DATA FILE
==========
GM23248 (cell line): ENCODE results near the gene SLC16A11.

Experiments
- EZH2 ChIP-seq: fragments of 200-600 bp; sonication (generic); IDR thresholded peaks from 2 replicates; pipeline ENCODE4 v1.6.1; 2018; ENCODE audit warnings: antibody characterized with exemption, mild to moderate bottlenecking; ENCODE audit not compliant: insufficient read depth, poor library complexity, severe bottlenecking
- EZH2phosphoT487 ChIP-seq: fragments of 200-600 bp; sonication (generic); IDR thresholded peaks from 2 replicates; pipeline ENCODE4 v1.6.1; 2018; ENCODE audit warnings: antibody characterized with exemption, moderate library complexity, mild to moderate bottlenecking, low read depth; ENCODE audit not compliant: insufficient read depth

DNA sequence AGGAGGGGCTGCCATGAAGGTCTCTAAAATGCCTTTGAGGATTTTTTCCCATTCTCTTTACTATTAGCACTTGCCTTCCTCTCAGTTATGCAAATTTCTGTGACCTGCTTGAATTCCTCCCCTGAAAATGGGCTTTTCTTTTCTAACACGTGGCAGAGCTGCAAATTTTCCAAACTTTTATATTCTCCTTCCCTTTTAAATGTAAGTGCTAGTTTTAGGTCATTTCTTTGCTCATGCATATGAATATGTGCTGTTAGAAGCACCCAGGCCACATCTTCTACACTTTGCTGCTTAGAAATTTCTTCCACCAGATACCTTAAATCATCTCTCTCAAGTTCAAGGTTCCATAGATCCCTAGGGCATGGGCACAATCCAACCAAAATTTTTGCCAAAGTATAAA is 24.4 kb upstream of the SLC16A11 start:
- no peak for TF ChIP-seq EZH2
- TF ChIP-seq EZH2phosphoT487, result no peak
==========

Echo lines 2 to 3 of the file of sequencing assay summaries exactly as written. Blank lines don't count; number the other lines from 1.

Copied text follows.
Experiments
- EZH2 ChIP-seq: fragments of 200-600 bp; sonication (generic); IDR thresholded peaks from 2 replicates; pipeline ENCODE4 v1.6.1; 2018; ENCODE audit warnings: antibody characterized with exemption, mild to moderate bottlenecking; ENCODE audit not compliant: insufficient read depth, poor library complexity, severe bottlenecking